Sraffa allegedly convinced Witters by a Neapolitan gesture that a
proposition and what it describes need not have the same logical form.
The analyses that are based on this silly anecdote, however, do not yield
satisfying results, as a number of papers in recent essays on Sraffa, held
by the International Sraffa Society, show (Davis 2002; Marion 2005; Sen
Fann (1969) suggests that the Neapolitan gesture was a “kind of concrete
counter-examples which broke the hold on Wittgenstein of the conception that
language always functions in one way” (pp. 48-49).
Kienzler (1997, p. 54) takes a distinct, but related stance.
He argues that in the anecdote Sraffa conveyed to Wittgenstein that the
sense and the meaning of linguistic expressions are only determined in the
context of their use.
The anecdote itself, however, is also in need of explanation.
Why does Wittgenstein accept the Neapolitan gesture as a counter-example?
Wittgenstein could argue that the gesture is emotive and does not describe
a matter of fact.
The general form of proposition would, thus, not be applicable (Jacquette
1998, p. 187).
Even if the gesture would be a descriptive statement and it appears as
though it does not have the same logical form as the matter of fact it
describes, a correct analysis according to atomic facts may reveal that it
nevertheless is the case.
Or not -- 'wee' is a bit like 'leak'. Grice considers that 'leak', when
followed by 'discover' is factive in the affirmative:
vi. He discovered that there was a leak on the roof.
However, it is not factive in the negative:
vii. He never discovered that there was a leak on the roof, since there was
no leak on the roof.
Davis, J. B. Gramsci, Sraffa, Wittgenstein: Philosophical Linkages.
European Journal of History of Economic Thought, 9.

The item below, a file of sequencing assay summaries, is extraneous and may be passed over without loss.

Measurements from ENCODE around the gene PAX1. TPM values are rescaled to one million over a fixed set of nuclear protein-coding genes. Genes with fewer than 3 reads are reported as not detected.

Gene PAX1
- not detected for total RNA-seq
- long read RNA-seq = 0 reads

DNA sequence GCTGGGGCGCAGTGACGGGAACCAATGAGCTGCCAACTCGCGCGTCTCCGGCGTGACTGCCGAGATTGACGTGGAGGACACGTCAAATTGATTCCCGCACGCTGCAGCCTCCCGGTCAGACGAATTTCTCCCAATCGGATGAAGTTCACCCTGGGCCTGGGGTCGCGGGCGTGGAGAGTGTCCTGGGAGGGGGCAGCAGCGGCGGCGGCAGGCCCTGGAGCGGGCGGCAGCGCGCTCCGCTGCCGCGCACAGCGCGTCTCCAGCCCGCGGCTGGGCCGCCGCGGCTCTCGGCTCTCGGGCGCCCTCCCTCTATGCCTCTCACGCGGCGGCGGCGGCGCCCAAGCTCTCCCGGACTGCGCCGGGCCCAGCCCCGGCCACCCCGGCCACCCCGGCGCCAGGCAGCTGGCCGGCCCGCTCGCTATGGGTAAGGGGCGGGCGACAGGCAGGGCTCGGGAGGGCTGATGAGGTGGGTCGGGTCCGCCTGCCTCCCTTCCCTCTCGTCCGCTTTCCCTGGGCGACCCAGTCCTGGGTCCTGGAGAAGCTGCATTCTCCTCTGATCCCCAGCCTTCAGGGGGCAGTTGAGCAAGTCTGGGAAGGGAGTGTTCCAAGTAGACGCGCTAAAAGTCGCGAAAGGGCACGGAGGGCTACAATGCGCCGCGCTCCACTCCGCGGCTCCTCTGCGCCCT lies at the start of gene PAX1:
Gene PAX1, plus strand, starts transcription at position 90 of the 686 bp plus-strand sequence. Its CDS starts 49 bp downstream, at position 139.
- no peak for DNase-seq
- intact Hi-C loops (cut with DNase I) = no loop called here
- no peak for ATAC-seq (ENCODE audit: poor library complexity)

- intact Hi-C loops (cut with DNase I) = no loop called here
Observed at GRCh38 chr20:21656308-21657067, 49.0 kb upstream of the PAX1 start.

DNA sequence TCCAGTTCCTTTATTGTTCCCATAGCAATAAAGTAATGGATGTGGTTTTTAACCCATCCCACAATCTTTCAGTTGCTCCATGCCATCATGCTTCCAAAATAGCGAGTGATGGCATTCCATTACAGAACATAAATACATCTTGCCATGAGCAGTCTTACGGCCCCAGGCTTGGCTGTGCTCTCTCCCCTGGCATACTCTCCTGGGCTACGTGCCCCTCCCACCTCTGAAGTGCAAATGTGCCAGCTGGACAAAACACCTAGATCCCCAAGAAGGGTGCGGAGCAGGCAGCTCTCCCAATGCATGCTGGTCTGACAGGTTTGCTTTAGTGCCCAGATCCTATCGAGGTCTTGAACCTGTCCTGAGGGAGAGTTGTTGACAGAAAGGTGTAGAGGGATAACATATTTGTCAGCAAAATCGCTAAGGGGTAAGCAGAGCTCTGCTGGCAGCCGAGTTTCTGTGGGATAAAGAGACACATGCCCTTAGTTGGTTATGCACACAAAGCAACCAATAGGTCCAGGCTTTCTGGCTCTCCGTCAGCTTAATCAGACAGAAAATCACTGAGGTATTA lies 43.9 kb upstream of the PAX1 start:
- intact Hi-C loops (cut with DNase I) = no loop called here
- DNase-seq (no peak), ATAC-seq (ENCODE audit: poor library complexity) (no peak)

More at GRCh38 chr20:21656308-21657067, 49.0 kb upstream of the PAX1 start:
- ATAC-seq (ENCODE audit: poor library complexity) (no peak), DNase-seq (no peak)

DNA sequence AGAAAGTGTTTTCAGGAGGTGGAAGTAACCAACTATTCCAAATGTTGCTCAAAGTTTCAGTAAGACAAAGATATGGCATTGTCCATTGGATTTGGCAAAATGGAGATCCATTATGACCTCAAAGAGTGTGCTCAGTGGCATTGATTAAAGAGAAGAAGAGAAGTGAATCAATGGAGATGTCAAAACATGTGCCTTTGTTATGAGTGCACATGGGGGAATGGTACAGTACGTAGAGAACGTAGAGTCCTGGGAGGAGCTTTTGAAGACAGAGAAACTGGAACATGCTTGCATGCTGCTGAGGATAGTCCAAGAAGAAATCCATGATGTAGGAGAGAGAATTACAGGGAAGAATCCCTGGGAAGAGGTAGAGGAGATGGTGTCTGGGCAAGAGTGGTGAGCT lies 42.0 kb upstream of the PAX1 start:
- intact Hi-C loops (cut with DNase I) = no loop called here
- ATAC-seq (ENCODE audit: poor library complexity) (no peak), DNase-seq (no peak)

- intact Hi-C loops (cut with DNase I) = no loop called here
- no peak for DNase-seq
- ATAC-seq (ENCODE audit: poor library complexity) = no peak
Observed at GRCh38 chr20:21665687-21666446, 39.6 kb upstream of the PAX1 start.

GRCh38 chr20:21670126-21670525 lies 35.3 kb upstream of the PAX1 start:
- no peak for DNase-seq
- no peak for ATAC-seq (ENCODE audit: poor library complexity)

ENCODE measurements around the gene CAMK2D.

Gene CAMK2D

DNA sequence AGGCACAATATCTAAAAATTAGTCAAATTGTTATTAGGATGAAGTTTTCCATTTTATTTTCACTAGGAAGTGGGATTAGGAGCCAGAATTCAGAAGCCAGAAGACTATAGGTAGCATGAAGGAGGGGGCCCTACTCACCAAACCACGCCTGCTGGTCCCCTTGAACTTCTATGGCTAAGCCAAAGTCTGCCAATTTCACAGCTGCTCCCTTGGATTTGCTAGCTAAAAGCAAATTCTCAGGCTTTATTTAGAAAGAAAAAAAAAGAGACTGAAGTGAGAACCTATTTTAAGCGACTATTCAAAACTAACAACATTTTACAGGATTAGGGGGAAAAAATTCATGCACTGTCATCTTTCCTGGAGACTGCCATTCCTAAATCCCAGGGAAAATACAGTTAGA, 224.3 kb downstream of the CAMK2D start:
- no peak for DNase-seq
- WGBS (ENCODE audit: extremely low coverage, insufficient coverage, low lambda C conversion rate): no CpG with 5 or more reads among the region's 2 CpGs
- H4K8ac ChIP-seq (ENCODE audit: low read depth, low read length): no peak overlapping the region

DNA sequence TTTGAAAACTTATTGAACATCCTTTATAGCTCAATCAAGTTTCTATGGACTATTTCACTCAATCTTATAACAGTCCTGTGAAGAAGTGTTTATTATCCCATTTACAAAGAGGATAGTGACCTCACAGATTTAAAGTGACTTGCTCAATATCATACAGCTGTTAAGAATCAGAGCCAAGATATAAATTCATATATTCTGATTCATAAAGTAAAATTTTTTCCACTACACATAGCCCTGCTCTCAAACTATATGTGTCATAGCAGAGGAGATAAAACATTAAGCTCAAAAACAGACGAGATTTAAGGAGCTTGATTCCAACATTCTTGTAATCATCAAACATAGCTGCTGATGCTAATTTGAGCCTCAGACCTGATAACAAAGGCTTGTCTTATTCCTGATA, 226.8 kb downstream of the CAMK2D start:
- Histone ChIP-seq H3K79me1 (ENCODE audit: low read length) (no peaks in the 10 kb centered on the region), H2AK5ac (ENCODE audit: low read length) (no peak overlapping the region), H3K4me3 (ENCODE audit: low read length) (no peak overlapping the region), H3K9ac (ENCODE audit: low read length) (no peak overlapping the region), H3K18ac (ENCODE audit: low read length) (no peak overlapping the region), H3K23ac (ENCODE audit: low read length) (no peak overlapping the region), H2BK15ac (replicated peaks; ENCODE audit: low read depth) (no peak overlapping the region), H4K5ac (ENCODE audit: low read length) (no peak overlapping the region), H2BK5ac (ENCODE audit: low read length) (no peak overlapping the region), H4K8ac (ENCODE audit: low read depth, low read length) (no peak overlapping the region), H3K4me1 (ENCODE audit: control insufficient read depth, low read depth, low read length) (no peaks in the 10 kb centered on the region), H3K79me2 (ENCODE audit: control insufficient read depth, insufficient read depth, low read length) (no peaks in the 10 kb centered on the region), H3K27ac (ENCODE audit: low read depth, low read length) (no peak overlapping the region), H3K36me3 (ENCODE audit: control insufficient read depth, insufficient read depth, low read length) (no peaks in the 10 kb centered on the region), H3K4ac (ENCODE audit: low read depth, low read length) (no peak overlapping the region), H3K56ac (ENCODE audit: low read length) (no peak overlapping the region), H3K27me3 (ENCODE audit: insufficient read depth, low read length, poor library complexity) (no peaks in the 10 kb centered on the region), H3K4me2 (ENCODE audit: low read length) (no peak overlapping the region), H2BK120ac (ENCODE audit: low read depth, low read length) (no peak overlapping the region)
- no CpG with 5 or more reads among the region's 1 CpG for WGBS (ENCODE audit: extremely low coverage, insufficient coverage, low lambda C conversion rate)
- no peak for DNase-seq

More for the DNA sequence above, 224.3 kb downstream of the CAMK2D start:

Fann, K. T. Wittgenstein’s Conception of Philosophy. Oxford: Blackwell.
Jacquette, D. Wittgenstein’s Thought in Transition. West Lafayette, IN:
Purdue University Press.
Kienzler, W. Wittgensteins Wende zu seiner Spätphilosophie [Wittgenstein’s
Turn to His Later Philosophy]. Frankfurt am Main: Suhrkamp.
Kurz, H. D. On the Use of Counterfactuals in Alternative Theories of Value
and Distribution. Unpublished Manuscript, University of Graz.
Malcolm, N. Ludwig Wittgenstein. A Memoir. London: Oxford University Press.
Marion, M. Sraffa and Wittgenstein: Physicalism and Constructivism. Review
of Political Economy, 17, 381–406.
Monk, R. Wittgenstein. The Duty of Genius. New York: Penguin Books.
Ramsey, F. P. Tractatus Logico-Philosophicus. [Critical Note]. Mind, 32.
Sen, A. Piero Sraffa: A Student’s Perspective. Atti Dei Convegni Lincei,
Sen, A. Sraffa, Wittgenstein, and Gramsci. Journal of Economic Literature,
Sraffa, P. Production of Commodities by Means of Commodities. Prelude to a
Critique of Economic Theory. Cambridge: Cambridge University Press.
Unterhuber M. Sraffa’s Influence on Wittgenstein. Salzburg.
Wittgenstein, L. Some Remarks on Logical Form. Aristotelian Society
Wittgenstein, L. Tractatus Logico-Philosophicus (C. K. Ogden, Ed.). London:
Kegan, Trench & Trubner.
Wittgenstein, L. Philosophical Investigations. Oxford: Blackwell.